Encyclopedia of Jazz Musicians
Dresser, Mark, bass; b. Los Angeles, CA, 26 September 1952. His mother is Norine Dresser (b. 1931) and his father is Harold Dresser (b. 1921). He has two sisters, Andrea (b. 1954) and Amy (b. 1959). His wife, Carol Del Signore was born in 1952. They have a daughter, Isa Del Signore Dresser (b. 1990) who plays piano.
Emerging from the L.A. "free" jazz scene of the early 70's, Dresser performed with the "Black Music Infinity", led by Stanley Crouch, and included Bobby Bradford, Arthur Blythe, David Murray, and James Newton. Concurrently he was performing with the San Diego Symphony.
After completing B.A. and M.A. degrees at UCSD where he studied with contrabass virtuoso Bertram Turetzky and a 1983 Fulbright Fellowship in Italy with Franco Petracchi, Dresser relocated to New York in 1986 after joining the quartet of composer/saxophonist, Anthony Braxton. Dresser played with Braxton's longest performing quartet (1985-94).
Once in NY, Dresser began working with a wide variety of musicians including Ray Anderson, Tim Berne, Jane Ira Bloom, Anthony Davis, John Zorn, and many others. He focused on composing for the cooperative groups, Tambastics with flutist Robert Dick, percussionist Gerry Hemingway, and pianist Denman Maroney and the string trio, ARCADO, with violinist Mark Feldman and cellist Hank Roberts. Numerous European tours, awards, six CD's, and several commissions resulted, including "For Not the Law," a composition for ARCADO and orchestra from WDR Radio of Cologne Germany, "Armadillo" for ARCADO and the WDR Big Band, and "Bosnia," a work written for the Trio du Clarinettes of France and ARCADO. His collaborative projects include a trio, C/D/E, with multi-reed player virtuoso, Marty Ehrlich and drummer Andrew Cyrille, a duo with hyper pianist Denman Maroney, the Marks Brothers duo with fellow bassist Mark Helias, and a duo with the cello virtuoso, Frances-Marie Uitti.
Since 1999 to the present Dresser's dominant group is his electro-acoustic trio featuring flutist Matthias Ziegler and pianist Denman Maroney. They've toured worldwide. In addition, video artists Tom Leeser and animator Sarah Jane Lapp have made works expressly for his live performance. His larger group, "Mark Dresser's Modular Ensemble" performs his chamber works internationally.
Solo performance is one of Dresser's specialties. For over twenty years he has developed custom made electronics for of amplifying normally inaudible sounds. Additional original solo bass music was composed and performed for the New York Shakespeare Festival Production of HENRY VI.
Commissions include, "Remudadero"(2002) for the saxophone quartet, Rova, "Banquet," a double concerto for various flutes, contrabass and string quartet written for Swiss flute virtuoso Matthias Ziegler.(Tzadik CD-1997), "Air to Mir," commissioned by the McKim Fund in the Library of Congress (Marinade-Tzadik CD-2000.) Also "Althaus" for tuba virtuoso, David LeClair with bass, cello, alto sax, and clarinet is recorded on Marinade. He has received N.Y.F.A. Fellowships.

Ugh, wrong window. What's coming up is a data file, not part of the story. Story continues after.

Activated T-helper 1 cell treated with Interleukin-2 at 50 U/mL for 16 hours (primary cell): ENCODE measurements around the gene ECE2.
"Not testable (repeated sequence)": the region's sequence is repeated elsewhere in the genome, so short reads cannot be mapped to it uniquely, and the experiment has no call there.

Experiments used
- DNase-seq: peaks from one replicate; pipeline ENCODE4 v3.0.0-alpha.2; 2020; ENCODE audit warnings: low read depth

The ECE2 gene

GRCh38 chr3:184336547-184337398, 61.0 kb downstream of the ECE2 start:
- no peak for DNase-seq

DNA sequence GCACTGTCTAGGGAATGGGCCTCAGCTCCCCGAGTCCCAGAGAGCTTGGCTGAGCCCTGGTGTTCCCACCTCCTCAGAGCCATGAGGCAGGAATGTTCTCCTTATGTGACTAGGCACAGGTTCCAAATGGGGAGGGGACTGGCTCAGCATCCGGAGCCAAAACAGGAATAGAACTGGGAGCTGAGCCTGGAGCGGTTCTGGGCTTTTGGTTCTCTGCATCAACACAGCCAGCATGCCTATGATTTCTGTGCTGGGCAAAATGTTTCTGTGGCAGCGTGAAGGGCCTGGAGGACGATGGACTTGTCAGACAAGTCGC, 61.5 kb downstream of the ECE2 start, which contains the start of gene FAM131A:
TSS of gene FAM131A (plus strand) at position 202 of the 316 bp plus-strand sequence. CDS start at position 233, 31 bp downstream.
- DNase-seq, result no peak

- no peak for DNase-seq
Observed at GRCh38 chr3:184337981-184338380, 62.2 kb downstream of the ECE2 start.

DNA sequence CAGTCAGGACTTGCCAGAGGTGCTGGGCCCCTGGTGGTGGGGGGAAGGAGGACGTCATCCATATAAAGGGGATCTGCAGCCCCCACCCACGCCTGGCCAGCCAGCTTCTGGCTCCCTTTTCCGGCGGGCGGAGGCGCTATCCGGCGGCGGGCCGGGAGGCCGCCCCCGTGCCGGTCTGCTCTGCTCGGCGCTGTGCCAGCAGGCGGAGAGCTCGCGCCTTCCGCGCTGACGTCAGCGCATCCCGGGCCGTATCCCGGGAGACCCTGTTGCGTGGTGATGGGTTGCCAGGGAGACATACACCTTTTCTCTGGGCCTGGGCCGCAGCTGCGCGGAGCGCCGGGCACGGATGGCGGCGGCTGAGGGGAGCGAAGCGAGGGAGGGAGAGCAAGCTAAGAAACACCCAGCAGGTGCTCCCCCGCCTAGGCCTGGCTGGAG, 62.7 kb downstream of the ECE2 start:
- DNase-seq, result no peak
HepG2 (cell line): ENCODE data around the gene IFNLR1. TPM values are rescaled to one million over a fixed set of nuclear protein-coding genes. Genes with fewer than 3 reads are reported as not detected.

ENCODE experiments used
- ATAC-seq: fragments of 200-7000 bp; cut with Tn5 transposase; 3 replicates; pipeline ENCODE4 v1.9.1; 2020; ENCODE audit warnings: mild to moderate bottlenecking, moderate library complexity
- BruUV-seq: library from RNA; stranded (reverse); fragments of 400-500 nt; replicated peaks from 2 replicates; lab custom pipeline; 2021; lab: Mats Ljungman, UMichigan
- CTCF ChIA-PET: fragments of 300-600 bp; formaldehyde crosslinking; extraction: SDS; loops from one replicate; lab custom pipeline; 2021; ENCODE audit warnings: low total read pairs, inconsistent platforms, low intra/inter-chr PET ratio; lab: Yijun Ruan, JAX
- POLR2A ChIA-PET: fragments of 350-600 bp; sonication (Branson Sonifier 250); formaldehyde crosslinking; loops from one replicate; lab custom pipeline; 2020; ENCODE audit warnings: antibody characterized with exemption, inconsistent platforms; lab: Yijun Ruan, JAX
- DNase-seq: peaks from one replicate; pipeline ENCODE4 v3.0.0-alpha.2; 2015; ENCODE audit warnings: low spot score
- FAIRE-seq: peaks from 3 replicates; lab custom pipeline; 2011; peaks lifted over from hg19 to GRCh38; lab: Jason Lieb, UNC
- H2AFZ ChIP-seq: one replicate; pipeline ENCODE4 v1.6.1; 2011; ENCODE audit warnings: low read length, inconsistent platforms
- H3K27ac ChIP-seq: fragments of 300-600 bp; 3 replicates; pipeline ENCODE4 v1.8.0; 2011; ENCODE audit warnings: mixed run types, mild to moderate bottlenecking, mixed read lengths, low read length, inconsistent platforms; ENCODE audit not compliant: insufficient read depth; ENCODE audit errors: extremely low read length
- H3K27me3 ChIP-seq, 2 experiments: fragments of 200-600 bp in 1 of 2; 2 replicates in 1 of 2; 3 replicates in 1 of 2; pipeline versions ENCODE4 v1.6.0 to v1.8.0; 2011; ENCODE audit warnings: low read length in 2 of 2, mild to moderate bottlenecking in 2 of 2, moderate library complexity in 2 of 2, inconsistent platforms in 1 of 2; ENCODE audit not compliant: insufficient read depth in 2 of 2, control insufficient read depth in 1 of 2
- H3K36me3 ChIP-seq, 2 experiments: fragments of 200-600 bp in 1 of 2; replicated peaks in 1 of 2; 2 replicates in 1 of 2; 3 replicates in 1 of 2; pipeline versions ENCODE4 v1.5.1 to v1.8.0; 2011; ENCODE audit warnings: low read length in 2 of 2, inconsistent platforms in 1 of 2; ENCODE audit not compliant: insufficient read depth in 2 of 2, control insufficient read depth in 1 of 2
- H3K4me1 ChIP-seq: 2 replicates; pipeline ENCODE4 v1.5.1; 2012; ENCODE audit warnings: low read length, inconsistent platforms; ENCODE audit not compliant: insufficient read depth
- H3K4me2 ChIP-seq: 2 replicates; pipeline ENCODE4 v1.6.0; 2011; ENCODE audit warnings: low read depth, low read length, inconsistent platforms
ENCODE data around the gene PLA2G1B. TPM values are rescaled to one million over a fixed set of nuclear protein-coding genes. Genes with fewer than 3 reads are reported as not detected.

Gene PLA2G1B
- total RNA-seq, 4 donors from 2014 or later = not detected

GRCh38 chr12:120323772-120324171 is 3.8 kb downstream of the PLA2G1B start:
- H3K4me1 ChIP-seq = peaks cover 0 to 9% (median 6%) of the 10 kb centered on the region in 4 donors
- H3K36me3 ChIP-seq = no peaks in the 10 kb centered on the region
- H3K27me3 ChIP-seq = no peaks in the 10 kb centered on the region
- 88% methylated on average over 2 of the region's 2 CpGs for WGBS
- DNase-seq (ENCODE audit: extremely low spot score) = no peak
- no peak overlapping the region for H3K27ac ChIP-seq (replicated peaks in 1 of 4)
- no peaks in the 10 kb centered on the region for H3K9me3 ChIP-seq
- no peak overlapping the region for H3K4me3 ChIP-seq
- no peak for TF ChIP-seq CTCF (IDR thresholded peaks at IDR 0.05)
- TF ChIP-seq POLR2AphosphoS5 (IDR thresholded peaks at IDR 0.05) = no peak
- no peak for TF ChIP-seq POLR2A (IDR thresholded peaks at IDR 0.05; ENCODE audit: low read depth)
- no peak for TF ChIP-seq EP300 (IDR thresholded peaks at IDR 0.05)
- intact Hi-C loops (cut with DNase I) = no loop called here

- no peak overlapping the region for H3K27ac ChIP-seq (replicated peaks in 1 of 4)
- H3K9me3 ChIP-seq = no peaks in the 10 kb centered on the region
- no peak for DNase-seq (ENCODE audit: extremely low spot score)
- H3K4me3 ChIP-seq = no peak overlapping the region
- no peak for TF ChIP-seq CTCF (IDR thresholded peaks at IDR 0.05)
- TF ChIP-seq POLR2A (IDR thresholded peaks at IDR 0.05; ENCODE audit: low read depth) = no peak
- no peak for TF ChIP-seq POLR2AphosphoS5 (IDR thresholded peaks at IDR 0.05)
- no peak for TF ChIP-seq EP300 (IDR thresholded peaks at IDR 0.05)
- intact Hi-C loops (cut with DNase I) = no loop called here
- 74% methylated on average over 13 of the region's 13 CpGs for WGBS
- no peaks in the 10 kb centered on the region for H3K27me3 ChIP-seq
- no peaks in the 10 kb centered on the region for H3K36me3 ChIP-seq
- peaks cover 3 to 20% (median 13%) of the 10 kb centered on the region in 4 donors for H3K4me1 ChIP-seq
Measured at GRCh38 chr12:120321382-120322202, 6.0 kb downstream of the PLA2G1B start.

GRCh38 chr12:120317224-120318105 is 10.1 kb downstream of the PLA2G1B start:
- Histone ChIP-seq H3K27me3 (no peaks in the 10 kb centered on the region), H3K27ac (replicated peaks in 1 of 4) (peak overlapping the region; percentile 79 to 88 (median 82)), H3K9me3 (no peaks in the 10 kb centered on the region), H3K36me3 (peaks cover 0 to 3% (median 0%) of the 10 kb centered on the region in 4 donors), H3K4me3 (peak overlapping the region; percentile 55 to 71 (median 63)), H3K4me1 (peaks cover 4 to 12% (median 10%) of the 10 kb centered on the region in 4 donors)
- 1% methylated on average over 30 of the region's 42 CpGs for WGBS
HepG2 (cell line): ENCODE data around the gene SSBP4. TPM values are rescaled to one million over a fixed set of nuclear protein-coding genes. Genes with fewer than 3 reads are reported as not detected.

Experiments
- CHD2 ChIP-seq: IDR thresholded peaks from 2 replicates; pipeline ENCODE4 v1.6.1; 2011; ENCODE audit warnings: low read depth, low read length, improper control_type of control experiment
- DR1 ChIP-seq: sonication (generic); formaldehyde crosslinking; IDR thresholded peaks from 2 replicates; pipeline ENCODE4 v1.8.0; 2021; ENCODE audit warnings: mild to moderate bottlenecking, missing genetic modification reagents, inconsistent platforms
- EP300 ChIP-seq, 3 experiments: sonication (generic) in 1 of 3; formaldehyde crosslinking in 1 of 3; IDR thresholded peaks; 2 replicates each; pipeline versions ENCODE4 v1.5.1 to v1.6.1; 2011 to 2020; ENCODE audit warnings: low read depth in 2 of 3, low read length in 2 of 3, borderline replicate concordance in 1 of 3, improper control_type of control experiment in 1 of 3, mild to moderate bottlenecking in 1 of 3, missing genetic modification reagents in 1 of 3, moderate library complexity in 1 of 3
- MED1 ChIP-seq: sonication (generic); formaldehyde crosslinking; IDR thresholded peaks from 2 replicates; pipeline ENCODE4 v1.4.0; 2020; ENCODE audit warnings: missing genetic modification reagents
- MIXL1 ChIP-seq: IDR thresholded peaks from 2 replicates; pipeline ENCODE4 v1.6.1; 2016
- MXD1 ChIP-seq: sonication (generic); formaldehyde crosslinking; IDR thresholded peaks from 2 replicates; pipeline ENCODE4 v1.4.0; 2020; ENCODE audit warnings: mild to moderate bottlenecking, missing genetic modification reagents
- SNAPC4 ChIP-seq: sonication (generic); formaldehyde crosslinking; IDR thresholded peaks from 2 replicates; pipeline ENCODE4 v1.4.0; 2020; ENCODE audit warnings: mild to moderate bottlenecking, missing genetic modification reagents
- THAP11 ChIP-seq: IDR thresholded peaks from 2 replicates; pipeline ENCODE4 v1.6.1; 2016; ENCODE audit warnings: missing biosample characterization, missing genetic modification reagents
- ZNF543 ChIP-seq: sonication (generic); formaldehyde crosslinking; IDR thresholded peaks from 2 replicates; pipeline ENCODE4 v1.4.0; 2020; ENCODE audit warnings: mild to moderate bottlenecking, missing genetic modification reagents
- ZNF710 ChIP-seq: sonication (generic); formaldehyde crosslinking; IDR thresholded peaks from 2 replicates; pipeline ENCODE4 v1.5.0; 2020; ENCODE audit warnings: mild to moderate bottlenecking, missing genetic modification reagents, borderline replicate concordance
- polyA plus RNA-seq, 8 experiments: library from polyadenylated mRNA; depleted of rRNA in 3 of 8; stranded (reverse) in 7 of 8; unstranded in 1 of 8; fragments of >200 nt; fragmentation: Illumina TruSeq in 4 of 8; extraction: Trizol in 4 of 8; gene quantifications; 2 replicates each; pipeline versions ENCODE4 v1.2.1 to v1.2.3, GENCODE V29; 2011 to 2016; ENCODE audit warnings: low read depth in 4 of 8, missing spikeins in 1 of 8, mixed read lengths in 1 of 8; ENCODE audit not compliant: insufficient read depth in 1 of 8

He currently is on faculty at Hampshire College and the New School and a fellow of the Humanities Council and Music Department at Princeton University in Spring 2004.
He has performed and recorded over eighty CDs with some of the strongest personalities in contemporary music and jazz including Ray Anderson, Tim Berne, Jane Ira Bloom, Bobby Bradford, Tom Cora, Marilyn Crispell, Anthony Davis, Dave Douglas, Fred Frith, Diamanda Galas, Vinny Golia, Earl Howard, Oliver Lake, George Lewis, Misha Mengelberg, Ikue Mori, James Newton, Evan Parker, Sonny Simmons, Louis Sclavis, Vladimir Tarasov, Henry Threadgill, and John Zorn.
He has given lecture demonstrations at the Julliard School, Princeton, New England Conservatory, Conservatory of Paris, Conservatory of Amsterdam, UCSD, and many others.
He is currently on faculty at the New School and Hampshire College. In 2004 he has been appointed Lecturere in the Council of the Humanities and Department of Music at Princeton University in Spring 2004. He has been nominated for a 2003 Grammy for "best classical performance. He has received NYFA awards during the '90's.
Mark Dresser is a virtuoso contrabass player and composer whose uncompromising voice and singular style has impressed international audiences since 1972. Not content with the traditional parameters of the contrabass in jazz and new music, Dresser has developed a cutting edge system of custom electro-acoustic microphones to amplify his own unmistakable vocabulary on the instrument. This vocabulary is easily recognizable in over seventy recordings, including those with other luminaries of "new " jazz composition and improvisation such as Ray Anderson, Tim Berne, Anthony Davis, Dave Douglas, Gerry Hemingway, Bob Ostertag, John Zorn and others. For nine years he performed and recorded with the Anthony Braxton Quartet with Hemingway and Marilyn Crispell.
A coterie of world-class musicians make up Dresser's current performance ensembles, which showcase his compositional versatility. These include: Mark Dresser's Trio, featuring "hyper" pianist Denman Maroney and multi-flutist Mathias Ziegler; Mark Dresser's Force Green featuring Dave Douglas or Herb Robertson on trumpet, Theo Bleckmann- voice; hyper-pianist Denman Maroney, Phil Haynes or Mike Sarin, drums; The Modular Ensemble, which performs his chamber music compositions and features violinists Matt Manieri and Mary Rowell, violist Marius Ungureanu, cellist Francis Marie Uitti, Denman Maroney , and Mathias Ziegler. He composed music for the 1929 French/Surrealist film Un Chien Andalou (1997) keyboardist /composer Anthony Coleman and clarinetist/sax player Chris Speed. His current film project is a collaboration with Los Angeles visual artists Tom Leeser and Alison Saar based on Dresser's seminal work, "Subtonium," which will be adapted for the Mark Dresser Trio.